Opinion

Montana

By Matthew Wallenstein
info@Pittsburghcurrent.com

 

The sun was coming up. The sky was turning red. There was fog everywhere, rising from the pavement and from the trees like breath. We rolled the windows down and the air was cold and clean. We had been up all night driving and we were passing through the mountains of North Dakota. Ben was behind the wheel and I was in the passenger seat keeping him company. The other seven people on tour with us were sleeping in the back of the van. We were about six weeks into a full US tour. Ben and I had been at each other’s throats since 13 states back and he was smart enough to know a night of driving, just him and me, would do us some good. 

Ben and I met in preschool. The teachers let the kids outside unsupervised during recess. There was a mound of dirt behind the building where we played king of the hill. Ben had never lost to anyone, neither had I. So I watched him push kid after kid down the hill and laugh at them. I went up and he did it to me too. I was furious. I stood back up and climbed to the top of the hill and threw him off. It felt good. I hated him. He hated me. When his mother came at the end of the day to pick him up I told her he was a jerk, she told me he wasn’t a jerk all the time. After that we became best friends and beat up all the older kids together. In the years since there was no one I ever fought against or on the same side as more than Ben. We beat the hell out of each other almost every time we spent more than a few minutes together, but we also helped each other in large and minute ways. 

It had taken till sunrise, but we were remembering we loved each other. As we drove across into Montana we were back to laughing, mooning truck drivers, seeing how long we could hold the dying jerry-rigged van over 100 miles an hour. There was a creek along the side of the road and we decided we would follow it until it was deep enough to swim in. Eventually it went between two large cliffs to the left of the road. Ben spotted a pull-off and he parked in front of some trees. We opened our doors and stepped onto the dirt. The sun was bright, I held my hand above my eyes like I was saluting.

The side door opened and as it did various food containers and a few shoes fell out. Chris had woken up. He came out of the van mumbling with a candy bar wrapper stuck to the side of his head. He shut the door. He had punched its window out with his bare hand back when we were in California. He hadn’t done it on purpose, he’d just gotten excited and needed to hit something. It exploded completely when his fist made contact. One of us cut a piece of cardboard to fit the space and it was still there held on by duct tape. We all took turns sleeping in the van so no one would break in and take our stuff.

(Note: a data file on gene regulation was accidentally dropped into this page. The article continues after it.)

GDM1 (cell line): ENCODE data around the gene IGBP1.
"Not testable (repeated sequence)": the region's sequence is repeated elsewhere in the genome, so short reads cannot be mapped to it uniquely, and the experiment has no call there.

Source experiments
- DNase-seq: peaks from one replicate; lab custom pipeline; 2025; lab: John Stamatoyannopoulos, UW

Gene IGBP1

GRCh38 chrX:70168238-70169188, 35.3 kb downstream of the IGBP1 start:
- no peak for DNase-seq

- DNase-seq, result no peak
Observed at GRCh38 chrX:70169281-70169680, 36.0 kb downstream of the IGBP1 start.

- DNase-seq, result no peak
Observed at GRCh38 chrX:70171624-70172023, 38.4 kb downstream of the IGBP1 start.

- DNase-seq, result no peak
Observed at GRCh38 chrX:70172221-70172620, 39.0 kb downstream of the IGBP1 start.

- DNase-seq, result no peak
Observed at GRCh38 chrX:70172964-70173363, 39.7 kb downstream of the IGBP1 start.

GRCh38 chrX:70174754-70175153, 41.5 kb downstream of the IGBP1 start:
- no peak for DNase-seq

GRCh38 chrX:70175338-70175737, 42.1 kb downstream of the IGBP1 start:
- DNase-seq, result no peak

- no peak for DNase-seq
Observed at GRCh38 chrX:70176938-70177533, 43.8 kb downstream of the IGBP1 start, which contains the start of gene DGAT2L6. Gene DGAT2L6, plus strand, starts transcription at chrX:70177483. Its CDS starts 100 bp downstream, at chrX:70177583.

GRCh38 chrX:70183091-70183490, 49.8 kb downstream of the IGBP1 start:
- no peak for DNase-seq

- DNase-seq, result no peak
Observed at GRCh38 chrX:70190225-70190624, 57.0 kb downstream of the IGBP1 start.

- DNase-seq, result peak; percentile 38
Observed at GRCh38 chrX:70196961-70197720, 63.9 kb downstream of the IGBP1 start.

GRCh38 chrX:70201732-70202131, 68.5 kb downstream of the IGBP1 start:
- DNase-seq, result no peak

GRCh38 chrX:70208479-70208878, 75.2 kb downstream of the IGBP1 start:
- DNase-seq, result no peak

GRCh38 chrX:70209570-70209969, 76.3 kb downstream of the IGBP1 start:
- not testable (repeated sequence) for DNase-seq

The three of us walked to the edge of the trees and looked down to where the water was. It was a very steep 200 feet down. We slid on dirt, tripped over roots, fell over a few times, but made it.

The water was moving fast and rough. It was white and perfect. We stood on a rock. Looking up  I saw there were tall cliffs of red dirt and stone. A collapsing railroad bridge ran from a cliff on our side of the water to a cliff on the far side. We started taking off our clothes. The sun was heating up but we were still in the mountains and it was still cold. Ben and I stood there naked. Chris pulled his underwear down. There were these boils on the backs of his legs and his ass, they had been growing since shortly after we left New York. At this point they were swollen and green, about the size of limes. 

“Do they hurt?”

“Ugh. Yeah they hurt like hell.”

I jumped off the rock into the water. Ben and I grew up in New Hampshire and swam summer after summer in the White Mountains where the water makes your skin feel like ice and static. We knew cold water. This was cold water. Not so cold you couldn’t breathe when you were in it, but close. It felt good. Ben jumped in. Chris started peeing on us and laughing. I climbed out and pushed him in the water. We took turns punching each other, and throwing one another off the rocks, skipping stones, holding each others’ heads under water. 

Chis climbed out and stood on the large rock where our clothes were. Either from the cold or from the impact of jumping, one of the boils on the back of Chris’ knee had burst and pus was dripping down his leg.

“Oh, shit, Chris look at your leg man,” I said.

“Oh, shit,” said Ben.

“Oh, shit,” said Chris.

Chris bent over and started squeezing the boil. He was making sounds like it really hurt. Ben and I were still in the water off to the side of the rock. 

“Okay guys, this is where the white water really starts so it’ll get pretty bumpy.” This was a voice coming from up the river. 

I looked around the rock in the direction it was coming from and sure enough a raft was coming around the bend. It was a group of Boy Scouts and their leader. From where Ben and I were we could see them but they couldn’t have seen us. They could however see Chris: naked, very hairy, bent over with his ass facing them, legs covered in boils, and pushing pus out of one of them. I watched them as they passed by staring, jaws hanging off their faces like broken hinges. They went on down the river, under the railroad bridge and around another curve and were gone.

Ben and I got out. We laughed till it hurt, till we couldn’t breathe. We lay on the rock and let the sun dry us off. Then we put our clothes on and climbed up the railroad bridge and everyone else kept sleeping in the old blue Ford van, the morning turning into the day.

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